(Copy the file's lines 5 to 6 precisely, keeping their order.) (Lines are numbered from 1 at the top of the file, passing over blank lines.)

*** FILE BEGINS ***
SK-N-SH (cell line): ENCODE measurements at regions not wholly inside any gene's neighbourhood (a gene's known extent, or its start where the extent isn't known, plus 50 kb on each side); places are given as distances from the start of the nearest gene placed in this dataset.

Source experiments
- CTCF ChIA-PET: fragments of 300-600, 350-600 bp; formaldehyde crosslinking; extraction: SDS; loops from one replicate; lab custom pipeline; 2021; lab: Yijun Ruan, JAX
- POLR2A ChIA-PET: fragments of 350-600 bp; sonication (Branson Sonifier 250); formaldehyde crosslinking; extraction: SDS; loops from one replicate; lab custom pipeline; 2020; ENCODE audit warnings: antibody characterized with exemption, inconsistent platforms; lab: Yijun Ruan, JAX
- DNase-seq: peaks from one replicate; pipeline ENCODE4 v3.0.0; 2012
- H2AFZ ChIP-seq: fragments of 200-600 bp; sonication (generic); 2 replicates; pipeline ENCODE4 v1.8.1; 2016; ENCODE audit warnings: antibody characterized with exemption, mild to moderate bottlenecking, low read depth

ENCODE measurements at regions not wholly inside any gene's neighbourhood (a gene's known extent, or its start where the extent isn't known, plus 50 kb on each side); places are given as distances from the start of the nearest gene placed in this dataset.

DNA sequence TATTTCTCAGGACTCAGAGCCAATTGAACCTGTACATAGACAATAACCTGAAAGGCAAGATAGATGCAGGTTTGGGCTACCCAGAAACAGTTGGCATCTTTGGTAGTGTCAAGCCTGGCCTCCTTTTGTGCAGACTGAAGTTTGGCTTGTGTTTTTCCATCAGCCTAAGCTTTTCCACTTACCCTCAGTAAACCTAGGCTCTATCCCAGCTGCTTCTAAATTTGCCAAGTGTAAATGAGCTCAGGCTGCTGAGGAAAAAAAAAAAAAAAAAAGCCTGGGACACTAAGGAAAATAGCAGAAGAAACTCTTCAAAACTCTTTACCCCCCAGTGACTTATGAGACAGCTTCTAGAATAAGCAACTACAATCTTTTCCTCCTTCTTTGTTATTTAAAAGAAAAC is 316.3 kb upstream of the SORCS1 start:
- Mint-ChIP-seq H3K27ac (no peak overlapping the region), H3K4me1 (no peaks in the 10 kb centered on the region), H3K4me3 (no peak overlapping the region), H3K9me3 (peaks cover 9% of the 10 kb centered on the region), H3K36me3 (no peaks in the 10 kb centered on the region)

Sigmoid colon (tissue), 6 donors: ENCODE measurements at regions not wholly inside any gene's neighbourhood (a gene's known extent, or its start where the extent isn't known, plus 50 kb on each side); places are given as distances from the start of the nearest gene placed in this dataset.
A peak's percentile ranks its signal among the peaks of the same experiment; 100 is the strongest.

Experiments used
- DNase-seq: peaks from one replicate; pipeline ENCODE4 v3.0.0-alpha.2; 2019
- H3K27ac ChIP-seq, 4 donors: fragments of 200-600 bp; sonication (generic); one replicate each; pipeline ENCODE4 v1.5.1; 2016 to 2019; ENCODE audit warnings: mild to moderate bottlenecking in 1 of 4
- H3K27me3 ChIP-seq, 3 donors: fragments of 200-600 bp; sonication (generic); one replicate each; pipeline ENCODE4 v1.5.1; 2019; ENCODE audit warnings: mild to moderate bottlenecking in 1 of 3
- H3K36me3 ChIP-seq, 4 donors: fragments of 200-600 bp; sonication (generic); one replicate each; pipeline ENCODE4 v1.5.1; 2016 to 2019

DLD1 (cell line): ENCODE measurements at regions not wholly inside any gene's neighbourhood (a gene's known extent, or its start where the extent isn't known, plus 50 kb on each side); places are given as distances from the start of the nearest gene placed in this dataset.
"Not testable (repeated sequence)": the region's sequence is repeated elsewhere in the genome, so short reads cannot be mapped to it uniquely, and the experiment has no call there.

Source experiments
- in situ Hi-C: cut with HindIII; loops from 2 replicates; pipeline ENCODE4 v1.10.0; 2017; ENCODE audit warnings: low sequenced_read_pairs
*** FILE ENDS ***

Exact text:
- DNase-seq: peaks from one replicate; pipeline ENCODE4 v3.0.0; 2012
- H2AFZ ChIP-seq: fragments of 200-600 bp; sonication (generic); 2 replicates; pipeline ENCODE4 v1.8.1; 2016; ENCODE audit warnings: antibody characterized with exemption, mild to moderate bottlenecking, low read depth